Editor's Note: Jiin Jeong '21, a computer science major, is spending the spring semester in Budapest, Hungary, and is reporting on her experience in the AIT program.
Living in Budapest, a vibrant city rich in history, I feel as if I am walking around in an art museum all day. I live in the heart of the city on the Pest side, in the seventh district, also known as the Jewish District or the Party District. As its name suggests, it is famous for its synagogues, street art, quirky ruin pubs, and nightlife.
I attend AIT-Budapest (Aquincum Institute of Technology), a specialized study abroad for computer science students. We began with a three-week language-intensive course and have just started the official semester.
Learning Hungarian at Babilon Language School with other AIT and BSM (Budapest Semesters in Mathematics) students was a fun language-learning experience, as we combined classroom learning with real-life training and cultural field trips. We learned about Hungary’s geography and climate at Szemlo-Hegyi Barlang, one of the “popcorn” caves on Buda Hills, tried the paprika meat stew gulyás (goulash), and visited the Buda Castle. One of my favorite activities was going to a local market hall to buy sandwich ingredients in Hungarian. My group made a sandwich which we named “felhokarcoló,” or “skyscraper.” Hungarian is a fascinating and beautiful language to learn, although it is difficult!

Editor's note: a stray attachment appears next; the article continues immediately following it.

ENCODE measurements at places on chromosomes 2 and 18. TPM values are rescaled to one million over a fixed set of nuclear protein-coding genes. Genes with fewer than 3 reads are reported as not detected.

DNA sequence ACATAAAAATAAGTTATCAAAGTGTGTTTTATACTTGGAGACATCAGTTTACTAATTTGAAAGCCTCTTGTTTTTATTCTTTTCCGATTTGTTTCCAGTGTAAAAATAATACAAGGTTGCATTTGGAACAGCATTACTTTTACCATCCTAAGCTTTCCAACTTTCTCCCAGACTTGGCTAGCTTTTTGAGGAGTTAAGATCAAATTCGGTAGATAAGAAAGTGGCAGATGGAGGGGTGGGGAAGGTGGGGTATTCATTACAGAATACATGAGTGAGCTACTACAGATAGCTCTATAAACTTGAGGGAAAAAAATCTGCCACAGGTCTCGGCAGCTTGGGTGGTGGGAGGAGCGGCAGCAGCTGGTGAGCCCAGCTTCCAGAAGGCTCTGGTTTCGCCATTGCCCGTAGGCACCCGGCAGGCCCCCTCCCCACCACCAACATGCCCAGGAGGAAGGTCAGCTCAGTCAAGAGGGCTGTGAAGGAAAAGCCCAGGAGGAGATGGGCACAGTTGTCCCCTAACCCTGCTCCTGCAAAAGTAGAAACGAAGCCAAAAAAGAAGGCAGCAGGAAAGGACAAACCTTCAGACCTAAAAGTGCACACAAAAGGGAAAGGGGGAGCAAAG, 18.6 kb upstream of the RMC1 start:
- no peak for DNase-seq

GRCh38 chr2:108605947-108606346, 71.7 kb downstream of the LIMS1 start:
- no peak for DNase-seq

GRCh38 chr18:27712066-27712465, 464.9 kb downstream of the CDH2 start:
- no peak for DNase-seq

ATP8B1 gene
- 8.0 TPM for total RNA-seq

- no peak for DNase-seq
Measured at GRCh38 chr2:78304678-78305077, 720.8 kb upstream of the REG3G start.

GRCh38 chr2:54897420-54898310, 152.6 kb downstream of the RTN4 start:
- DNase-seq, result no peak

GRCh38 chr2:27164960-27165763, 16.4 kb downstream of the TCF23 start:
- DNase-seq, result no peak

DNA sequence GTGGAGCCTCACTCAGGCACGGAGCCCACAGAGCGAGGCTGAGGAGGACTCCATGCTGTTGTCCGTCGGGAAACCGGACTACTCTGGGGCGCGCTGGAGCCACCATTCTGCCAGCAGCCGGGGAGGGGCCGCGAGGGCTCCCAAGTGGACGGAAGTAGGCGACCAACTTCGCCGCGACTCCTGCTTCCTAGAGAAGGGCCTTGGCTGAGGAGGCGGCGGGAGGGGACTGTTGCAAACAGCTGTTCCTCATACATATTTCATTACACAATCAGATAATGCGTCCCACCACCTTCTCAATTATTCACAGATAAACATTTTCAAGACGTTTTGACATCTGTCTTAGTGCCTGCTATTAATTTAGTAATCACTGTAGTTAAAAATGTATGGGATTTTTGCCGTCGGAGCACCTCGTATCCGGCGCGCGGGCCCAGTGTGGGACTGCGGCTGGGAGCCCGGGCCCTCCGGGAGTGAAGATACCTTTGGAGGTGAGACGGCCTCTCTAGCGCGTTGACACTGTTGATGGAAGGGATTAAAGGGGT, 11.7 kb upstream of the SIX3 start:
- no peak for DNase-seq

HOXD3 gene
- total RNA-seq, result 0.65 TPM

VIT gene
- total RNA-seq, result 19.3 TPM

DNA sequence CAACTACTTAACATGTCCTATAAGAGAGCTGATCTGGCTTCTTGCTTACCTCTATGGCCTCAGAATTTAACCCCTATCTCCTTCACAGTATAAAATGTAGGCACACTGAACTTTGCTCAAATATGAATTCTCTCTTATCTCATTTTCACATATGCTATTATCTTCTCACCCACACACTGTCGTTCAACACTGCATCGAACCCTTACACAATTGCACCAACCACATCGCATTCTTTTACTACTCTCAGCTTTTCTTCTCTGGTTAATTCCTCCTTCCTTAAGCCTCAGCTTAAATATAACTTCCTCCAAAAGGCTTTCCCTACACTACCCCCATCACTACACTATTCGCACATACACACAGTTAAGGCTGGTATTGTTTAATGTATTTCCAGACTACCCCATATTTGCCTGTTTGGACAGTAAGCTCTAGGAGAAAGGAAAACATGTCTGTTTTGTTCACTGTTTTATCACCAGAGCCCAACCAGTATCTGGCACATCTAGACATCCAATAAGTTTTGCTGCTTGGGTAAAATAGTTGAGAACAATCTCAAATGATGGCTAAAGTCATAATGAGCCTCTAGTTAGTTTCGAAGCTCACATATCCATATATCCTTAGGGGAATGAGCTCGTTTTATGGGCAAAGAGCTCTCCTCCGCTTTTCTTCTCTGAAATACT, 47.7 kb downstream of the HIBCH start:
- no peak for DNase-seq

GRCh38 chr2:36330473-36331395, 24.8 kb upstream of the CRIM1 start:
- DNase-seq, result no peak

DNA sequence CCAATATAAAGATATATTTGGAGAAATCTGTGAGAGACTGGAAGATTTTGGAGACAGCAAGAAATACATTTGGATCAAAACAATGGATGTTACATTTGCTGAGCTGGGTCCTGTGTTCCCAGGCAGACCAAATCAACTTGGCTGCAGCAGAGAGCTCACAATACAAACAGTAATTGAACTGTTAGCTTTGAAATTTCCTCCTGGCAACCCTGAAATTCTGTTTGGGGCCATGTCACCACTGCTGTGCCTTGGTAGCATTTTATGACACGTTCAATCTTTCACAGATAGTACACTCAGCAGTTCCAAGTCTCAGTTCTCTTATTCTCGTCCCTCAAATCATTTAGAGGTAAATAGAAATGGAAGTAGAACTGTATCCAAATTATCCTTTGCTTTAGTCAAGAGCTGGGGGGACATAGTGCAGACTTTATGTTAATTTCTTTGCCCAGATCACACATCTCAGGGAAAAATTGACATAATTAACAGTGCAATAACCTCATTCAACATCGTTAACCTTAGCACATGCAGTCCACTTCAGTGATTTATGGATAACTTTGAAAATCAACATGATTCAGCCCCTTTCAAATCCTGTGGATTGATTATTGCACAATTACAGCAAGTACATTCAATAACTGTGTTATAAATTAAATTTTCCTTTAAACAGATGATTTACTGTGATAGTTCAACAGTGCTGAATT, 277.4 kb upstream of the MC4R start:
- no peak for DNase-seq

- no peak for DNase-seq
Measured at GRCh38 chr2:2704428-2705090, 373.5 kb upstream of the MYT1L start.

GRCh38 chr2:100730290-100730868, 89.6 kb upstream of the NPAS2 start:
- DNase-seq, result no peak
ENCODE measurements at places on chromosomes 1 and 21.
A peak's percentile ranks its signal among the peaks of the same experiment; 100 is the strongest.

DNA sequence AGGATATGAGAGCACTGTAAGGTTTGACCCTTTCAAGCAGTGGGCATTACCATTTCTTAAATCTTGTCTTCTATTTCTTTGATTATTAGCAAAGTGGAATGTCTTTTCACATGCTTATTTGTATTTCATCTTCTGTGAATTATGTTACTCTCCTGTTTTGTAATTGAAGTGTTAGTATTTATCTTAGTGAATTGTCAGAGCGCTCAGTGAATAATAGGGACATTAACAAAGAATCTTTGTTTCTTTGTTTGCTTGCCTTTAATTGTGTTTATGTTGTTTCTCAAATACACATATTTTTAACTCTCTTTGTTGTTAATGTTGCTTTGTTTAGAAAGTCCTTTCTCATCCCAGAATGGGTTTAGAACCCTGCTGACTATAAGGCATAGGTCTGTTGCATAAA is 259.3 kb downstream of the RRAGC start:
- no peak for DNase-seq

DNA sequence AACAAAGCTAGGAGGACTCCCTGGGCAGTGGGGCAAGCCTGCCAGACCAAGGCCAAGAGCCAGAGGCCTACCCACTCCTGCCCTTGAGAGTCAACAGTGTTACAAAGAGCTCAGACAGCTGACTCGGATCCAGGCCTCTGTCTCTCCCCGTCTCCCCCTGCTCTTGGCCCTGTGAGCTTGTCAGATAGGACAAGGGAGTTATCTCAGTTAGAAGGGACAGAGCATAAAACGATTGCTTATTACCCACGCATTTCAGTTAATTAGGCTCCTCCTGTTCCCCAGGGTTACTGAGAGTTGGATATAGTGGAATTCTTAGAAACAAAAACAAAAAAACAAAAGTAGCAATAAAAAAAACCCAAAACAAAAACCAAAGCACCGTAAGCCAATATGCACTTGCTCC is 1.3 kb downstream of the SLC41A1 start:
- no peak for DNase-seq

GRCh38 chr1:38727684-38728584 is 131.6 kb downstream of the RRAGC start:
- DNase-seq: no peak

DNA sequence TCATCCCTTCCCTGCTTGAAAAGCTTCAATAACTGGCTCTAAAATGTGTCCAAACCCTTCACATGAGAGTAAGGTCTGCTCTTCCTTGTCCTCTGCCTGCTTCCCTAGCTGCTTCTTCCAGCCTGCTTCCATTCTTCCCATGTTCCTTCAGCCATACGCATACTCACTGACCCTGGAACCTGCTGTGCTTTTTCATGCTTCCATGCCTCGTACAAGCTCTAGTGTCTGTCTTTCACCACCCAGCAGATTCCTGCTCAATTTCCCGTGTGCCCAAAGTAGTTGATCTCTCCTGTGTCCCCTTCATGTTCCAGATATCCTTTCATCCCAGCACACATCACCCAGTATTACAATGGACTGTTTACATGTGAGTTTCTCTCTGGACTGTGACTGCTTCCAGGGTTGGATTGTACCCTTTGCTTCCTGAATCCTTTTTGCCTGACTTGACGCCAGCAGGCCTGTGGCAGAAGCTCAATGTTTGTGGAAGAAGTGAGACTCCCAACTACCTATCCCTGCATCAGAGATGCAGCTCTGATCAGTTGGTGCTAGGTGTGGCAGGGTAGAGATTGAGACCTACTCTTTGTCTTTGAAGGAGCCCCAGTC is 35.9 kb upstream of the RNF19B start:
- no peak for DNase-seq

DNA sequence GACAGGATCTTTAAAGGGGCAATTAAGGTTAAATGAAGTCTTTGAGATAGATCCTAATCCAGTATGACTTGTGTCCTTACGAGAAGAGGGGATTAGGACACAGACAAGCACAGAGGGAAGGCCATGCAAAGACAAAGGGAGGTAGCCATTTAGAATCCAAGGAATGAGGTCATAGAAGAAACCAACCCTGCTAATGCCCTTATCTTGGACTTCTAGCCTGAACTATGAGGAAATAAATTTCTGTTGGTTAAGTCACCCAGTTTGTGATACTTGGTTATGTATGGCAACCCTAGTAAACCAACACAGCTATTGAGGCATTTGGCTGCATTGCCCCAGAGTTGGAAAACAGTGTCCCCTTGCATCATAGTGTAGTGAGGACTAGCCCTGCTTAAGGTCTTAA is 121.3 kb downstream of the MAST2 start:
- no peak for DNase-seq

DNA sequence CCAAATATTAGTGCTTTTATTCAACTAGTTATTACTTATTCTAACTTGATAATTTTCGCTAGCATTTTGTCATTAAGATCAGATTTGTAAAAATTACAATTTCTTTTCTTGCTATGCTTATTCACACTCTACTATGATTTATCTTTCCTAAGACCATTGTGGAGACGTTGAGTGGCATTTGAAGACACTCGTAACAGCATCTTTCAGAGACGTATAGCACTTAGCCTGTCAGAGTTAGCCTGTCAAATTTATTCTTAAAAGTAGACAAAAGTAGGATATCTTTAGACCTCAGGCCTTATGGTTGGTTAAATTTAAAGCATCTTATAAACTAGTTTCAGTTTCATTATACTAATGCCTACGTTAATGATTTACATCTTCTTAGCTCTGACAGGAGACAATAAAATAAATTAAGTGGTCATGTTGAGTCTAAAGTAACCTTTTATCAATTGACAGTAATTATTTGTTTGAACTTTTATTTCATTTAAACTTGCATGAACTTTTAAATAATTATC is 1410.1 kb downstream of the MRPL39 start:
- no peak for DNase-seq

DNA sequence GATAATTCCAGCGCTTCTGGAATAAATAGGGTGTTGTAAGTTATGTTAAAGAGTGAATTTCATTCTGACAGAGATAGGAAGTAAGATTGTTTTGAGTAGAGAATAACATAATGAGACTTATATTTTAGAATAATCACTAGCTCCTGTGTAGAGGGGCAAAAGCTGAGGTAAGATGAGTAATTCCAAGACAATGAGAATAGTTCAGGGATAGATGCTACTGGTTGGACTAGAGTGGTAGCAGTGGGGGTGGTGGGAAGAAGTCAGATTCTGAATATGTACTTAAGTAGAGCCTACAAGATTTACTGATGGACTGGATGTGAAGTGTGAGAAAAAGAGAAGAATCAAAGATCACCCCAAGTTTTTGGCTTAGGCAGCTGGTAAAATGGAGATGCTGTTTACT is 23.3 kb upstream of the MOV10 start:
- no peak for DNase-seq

Our official AIT orientation took place from February 8 to 10. We listened to a lecture on culture shock and heard course introductions presented by the professors. Gábor Bojár, founder of AIT and Graphisoft, came and spoke about his reason behind founding AIT. “I intended for it to resolve the chasm between academia and business,” he said and added that Hungary was a remarkable place to experience cultural diversity and what it means to design products for the global market. He encouraged students to “be very demanding” throughout their time here.
Another notable speaker was Erno Rubik, the inventor of Rubik’s Cube. He created one of the courses– “Design Workshop” – because he believed it was important to teach “emotional content to people who will work in IT” and wanted young people to learn to express themselves by exploring their surrounding world and materials.
The orientation had fun cultural aspects to it as well, as we tried Hungarian folk dancing and singing, visited the Gellert Hill and Citadel, and enjoyed a boat tour along the Danube River. I am very excited for my first week of classes to start!